Work-Life Balance Matters.                              Here’s How to Have More of It

By Jamy J. Sullivan, J.D., Robert Half Legal



My legal team has been working remotely since the pandemic began and since then the line between my work and home life has become practically non-existent. How can I achieve a better work-life balance while working remotely? 


When your home is your office, and vice versa, it can seem almost impossible to strike a good balance between your work and personal life. But doing so is extremely important with so many legal professionals working remotely full time or taking advantage of hybrid work setups. Legal managers may have different expectations of when team members should be available, but there are still ways to improve work-life balance. Here are a few suggestions.  

Set a schedule 

If your firm offers some flexibility as to your working hours outside of scheduled meetings, try to tackle important projects at the time you’ve determined you are most productive. If you hit your stride first thing in the morning, then that’s your start time. If it’s mid-morning, stick to that day after day.  

A common mistake people make working from home is to forget to take breaks. Sometimes you’ll find yourself on a roll and want to power through. But make these times the exception, not the rule.  

Turn off your computer at the end of the workday and try to move from activity mode into relaxation mode. These boundaries will help prevent your professional responsibilities from bleeding over into your personal life.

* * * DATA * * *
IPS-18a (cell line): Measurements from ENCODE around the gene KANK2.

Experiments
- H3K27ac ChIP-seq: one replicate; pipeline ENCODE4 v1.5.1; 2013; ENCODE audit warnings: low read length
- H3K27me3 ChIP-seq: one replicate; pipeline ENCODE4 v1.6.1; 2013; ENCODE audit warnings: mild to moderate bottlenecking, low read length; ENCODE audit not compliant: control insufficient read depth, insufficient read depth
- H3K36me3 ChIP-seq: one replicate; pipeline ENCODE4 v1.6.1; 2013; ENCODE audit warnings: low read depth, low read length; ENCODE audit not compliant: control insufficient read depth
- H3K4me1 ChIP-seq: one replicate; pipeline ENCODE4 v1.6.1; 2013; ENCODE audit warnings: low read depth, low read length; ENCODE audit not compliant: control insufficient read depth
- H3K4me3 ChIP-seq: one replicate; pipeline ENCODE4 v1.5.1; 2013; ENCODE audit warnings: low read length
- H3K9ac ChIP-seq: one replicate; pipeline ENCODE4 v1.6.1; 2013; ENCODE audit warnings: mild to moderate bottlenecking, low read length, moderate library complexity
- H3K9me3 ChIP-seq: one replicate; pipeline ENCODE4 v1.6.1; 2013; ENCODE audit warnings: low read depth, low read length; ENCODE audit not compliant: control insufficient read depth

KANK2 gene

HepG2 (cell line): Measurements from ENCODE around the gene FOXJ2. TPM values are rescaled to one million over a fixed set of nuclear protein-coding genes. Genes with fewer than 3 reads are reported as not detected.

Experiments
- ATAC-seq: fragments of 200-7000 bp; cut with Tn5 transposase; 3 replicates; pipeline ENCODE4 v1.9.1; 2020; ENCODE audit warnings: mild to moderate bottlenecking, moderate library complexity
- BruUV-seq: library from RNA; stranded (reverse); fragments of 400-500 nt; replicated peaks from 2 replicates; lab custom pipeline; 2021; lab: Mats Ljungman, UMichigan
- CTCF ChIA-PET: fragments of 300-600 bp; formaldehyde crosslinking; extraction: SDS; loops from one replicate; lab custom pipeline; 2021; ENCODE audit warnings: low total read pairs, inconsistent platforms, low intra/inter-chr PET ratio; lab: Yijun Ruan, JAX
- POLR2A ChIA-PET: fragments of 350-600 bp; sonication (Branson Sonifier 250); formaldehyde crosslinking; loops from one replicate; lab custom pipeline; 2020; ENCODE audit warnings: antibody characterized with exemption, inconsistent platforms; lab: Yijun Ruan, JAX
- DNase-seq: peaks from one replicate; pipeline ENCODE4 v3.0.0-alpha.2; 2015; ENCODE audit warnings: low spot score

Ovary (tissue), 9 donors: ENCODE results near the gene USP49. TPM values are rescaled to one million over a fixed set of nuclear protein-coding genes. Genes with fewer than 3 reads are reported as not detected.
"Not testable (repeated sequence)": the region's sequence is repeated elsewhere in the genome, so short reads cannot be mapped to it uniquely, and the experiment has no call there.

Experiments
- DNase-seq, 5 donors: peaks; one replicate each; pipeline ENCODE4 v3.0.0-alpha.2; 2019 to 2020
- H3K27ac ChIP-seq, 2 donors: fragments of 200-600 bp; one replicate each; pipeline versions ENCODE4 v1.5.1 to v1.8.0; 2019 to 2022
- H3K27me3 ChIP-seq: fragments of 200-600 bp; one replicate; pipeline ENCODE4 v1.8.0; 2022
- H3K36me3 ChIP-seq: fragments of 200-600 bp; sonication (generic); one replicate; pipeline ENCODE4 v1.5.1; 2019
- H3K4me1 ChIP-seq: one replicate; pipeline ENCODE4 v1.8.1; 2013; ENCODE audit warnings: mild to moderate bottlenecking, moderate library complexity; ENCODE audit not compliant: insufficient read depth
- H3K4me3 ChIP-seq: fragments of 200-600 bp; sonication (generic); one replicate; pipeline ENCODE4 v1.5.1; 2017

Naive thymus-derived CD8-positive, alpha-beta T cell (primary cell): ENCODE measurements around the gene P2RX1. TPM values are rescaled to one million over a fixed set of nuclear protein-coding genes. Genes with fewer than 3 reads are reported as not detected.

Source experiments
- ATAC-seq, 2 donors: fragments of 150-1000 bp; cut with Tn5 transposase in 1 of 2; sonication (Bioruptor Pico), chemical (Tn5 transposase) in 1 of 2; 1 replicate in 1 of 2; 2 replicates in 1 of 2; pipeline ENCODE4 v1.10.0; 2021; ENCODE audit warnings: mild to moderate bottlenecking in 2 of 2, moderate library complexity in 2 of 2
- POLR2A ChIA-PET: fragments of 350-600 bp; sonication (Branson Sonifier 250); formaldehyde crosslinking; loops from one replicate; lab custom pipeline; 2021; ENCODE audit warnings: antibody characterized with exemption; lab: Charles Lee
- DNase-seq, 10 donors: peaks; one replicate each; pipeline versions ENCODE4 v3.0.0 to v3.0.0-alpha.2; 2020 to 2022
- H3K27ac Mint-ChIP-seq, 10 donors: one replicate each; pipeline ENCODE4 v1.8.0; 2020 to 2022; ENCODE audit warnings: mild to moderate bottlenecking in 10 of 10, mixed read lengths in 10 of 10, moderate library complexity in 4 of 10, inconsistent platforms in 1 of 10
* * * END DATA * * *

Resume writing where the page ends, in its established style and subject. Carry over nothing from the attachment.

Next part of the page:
Create a dedicated space 

If possible, set up a work area that’s separate from places in your home you don’t associate with work like the kitchen or in front of the TV. That also creates a work-life boundary. Choose an area with a door and try to create an office-like environment. If you haven’t already, this might be a good time to invest in an ergonomic chair. Don’t forget to stand up at regular intervals. When you’re done working for the day, you can simply walk out of the room, close the door and leave the “office” behind for the evening. If your home doesn’t allow for you to use a room just for an office, keep your work area as tidy as possible and keep papers or websites you’re working on out of view. 

Prioritize self-care 

Reserving a generous amount of time for yourself and the things you enjoy is essential to achieving a healthy work-life balance. When times are stressful, some people find a mindfulness exercise or a simple meditation helpful. Above all, keep your personal time yours. 

Schedule your time off and resist the temptation to answer emails or monitor projects while you’re on vacation. If you take a “staycation” instead, which almost everyone had to do during the worst of the pandemic, set up an out of office auto-response for email and voicemail. And do your best to stay away from your home workspace as much as possible. 

Every legal professional has a unique situation as far as what’s expected of them by their manager. However, if you frequently receive late-night project requests with the assumption you’ll respond, don’t be afraid to establish boundaries in a private chat with your boss. Most managers are very aware today that people are under additional stresses and are likely to be empathetic. If not, at least you will have expressed your preference.  


Jamy Sullivan is executive director of the legal practice at Robert Half, a premier provider of talent and consulting solutions for a wide range of initiatives in the legal field, including compliance, contract management, data privacy, litigation support and more. Visit